"It's eye candy all the time. Everybody's checking everybody else out from moment they get there," Cammi Granato, captain of the gold medal-winning U.S. women's hockey team in 1998 and the silver-winning squad in 2002, told NBC News in 2010.
And a source who went to the Rio Games in 2016 told us that the atmosphere can get "pretty intense," what with all the people in the best shape of their lives gathered in close quarters. But sex in the Village is only part of what's going on behind closed doors—and probably some open doors—in these not exactly luxurious but certainly full-service dormitories.
"Access to condoms is easy and many athletes take them, but I'm not sure of how many actually get used," swimmer Jimmy Feigen explained in a Reddit AMA in 2016, before he was swept up in scandal with Ryan Lochte and two other teammates in Rio. "People mostly focus on their events rather than getting laid. Once the games are over the party begins! That is outside the village though."
Though tell that to the organizers of the Sydney Games in 2000, when they had to send out for more condoms when it turned out 70,000 weren't enough.
Of course, the villages don't suit everybody. The U.S. men's and women's basketball teams haven't stayed in an Olympic Village since 1988, and in 2016 they raised eyebrows by setting up on a cruise ship, the Silver Cloud, docked in the Port of Rio. Which you'd think wouldn't really be that much more spacious for a bunch of really tall people, but that's what they did.
For these Games, it's the U.S. Alpine Team, including super-star skiers Lindsey Vonn, Mikaela Shiffrin and Gus Kenworthy, that will be staying off-site somewhere. (Vonn does have her dog, Lucy with her after all.)
But not all huge stars eschew the more humble surroundings—though the bigger the star, the more favorable the accommodations. Bolt, for instance, got his own room in Rio, while most athletes share.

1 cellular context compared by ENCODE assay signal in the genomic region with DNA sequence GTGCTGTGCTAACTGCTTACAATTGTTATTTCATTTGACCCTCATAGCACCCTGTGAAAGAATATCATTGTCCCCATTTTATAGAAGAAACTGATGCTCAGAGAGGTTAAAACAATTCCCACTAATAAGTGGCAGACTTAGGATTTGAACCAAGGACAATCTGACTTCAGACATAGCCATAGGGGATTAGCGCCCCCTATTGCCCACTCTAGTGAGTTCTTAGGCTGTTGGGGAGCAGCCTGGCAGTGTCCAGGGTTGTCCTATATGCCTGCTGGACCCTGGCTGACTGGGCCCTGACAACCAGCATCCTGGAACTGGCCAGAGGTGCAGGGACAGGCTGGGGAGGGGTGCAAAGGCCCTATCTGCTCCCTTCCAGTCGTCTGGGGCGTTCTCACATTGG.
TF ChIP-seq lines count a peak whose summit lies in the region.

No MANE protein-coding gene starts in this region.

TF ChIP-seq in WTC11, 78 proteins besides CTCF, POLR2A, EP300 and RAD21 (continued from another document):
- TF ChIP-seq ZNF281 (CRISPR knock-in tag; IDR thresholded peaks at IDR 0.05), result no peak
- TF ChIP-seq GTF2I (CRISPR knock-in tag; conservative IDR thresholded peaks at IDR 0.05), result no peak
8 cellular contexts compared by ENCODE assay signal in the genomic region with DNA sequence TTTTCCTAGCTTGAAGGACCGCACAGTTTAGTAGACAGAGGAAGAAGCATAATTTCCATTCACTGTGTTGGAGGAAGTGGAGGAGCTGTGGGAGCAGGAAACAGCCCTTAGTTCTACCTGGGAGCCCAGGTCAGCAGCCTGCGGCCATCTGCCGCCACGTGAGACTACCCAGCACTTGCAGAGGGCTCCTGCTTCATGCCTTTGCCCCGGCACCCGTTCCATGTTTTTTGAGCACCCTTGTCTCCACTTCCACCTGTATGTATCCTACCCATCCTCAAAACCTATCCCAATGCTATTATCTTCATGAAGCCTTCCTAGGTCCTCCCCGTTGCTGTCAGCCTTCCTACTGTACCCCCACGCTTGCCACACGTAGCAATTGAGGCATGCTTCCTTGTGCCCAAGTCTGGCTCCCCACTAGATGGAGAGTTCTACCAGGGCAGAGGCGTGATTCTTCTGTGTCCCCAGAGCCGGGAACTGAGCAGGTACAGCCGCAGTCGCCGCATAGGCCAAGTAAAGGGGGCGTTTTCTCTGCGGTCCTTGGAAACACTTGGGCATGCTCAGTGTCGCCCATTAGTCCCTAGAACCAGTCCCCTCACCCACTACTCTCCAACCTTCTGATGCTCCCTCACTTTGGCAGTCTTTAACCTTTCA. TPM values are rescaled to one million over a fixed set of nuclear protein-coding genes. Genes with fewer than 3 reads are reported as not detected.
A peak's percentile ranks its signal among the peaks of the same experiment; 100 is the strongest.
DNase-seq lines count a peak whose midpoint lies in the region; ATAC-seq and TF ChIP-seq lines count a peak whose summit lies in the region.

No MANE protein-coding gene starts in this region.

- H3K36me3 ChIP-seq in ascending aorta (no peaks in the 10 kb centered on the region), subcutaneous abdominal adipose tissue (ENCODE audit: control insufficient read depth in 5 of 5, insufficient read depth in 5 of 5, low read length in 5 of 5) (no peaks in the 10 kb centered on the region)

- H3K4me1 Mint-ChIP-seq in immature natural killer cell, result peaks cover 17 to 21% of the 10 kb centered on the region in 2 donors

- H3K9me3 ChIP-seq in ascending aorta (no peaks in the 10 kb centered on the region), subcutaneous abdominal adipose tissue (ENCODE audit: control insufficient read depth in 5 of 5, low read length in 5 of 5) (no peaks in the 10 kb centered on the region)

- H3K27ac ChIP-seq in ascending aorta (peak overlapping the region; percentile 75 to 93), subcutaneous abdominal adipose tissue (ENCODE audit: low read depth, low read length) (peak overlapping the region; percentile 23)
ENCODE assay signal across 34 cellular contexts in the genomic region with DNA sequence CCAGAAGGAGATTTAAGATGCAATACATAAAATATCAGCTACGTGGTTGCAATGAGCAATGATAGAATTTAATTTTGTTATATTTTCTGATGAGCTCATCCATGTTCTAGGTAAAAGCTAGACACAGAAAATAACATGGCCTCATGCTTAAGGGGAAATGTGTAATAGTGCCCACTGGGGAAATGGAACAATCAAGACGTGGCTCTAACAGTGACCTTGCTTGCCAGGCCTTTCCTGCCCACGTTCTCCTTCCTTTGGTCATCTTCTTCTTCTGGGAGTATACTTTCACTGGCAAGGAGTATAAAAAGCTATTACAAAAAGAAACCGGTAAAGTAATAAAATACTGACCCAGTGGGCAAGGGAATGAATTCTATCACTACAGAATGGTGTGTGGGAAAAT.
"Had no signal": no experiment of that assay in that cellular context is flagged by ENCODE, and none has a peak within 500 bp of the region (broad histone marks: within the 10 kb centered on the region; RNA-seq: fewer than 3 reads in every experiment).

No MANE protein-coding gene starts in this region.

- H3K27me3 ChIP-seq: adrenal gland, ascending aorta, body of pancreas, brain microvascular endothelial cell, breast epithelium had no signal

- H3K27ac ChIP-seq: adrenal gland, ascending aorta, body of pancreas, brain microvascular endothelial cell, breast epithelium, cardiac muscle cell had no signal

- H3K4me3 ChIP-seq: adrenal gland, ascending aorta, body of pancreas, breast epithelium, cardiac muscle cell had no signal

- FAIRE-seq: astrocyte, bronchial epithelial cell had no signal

"I always get nervous especially with my 200 meters," the Jamaican runner, who won three gold medals in Rio and retired from competition last year, told reporters beforehand at his pre-Olympic training camp. "I do get nervous but when I get into the Village it always goes away. I look forward to actually getting in the Village and being around the other athletes and the excitement and the vibes."
But what may be most remarkable about the Olympic Villages is that the very same people who could become legends of their sport in a matter of seconds, those who have trained most of their lives to get to that position, get to see their heroes too.
"You can't believe there's all these iconic champions from every sport you never thought you'd meet, and now you're having lunch with them," 1980 men's figure-skating gold medalist Scott Hamilton, now a veteran skating commentator, told NBC News in 2010. (Pyeongchang medal hopeful Karen Chen felt the same about meeting Hamilton recently.)
"We just met @usainbolt in the dining hall. Almost flipped the table over 2 get 2 him. Who wouldn't? Sry thx for taking the time 2 meet us," Aly Raisman, who was staying in the Olympic Village along with the rest of the Final Five, tweeted in Rio. And, despite him not being an athlete, who can forget how thrilled the whole team was to meet Zac Efron in Rio, too?
The photo opps are already happening in Pyeongchang, as Team USA ice dancers Maia Shibutani and Alex Shibutani showed off a pic they took with snowboarding veteran Shaun White, who's competing in his fourth Winter Olympics, when they stopped to pick up their new team apparel.
The Instagram posts started proliferating earlier this week as everyone from the defending Olympic champion Canadian women's hockey team to the French freestyle skiers got settled in the village, with German bobsledder Annika Drazek taking a moment to show off some official swag and American cross-country skier Jessie Diggins getting in a training session.
Luger Erin Hamlin will be carrying the American flag in the Opening Ceremony tonight (aka 3 a.m. PT right now; the recorded festivities will air on NBC tonight in prime-time), and she gave the track at the $114.5 million Alpensia Sliding Center her seal of approval earlier this week.
So without further adieu, let the Games begin!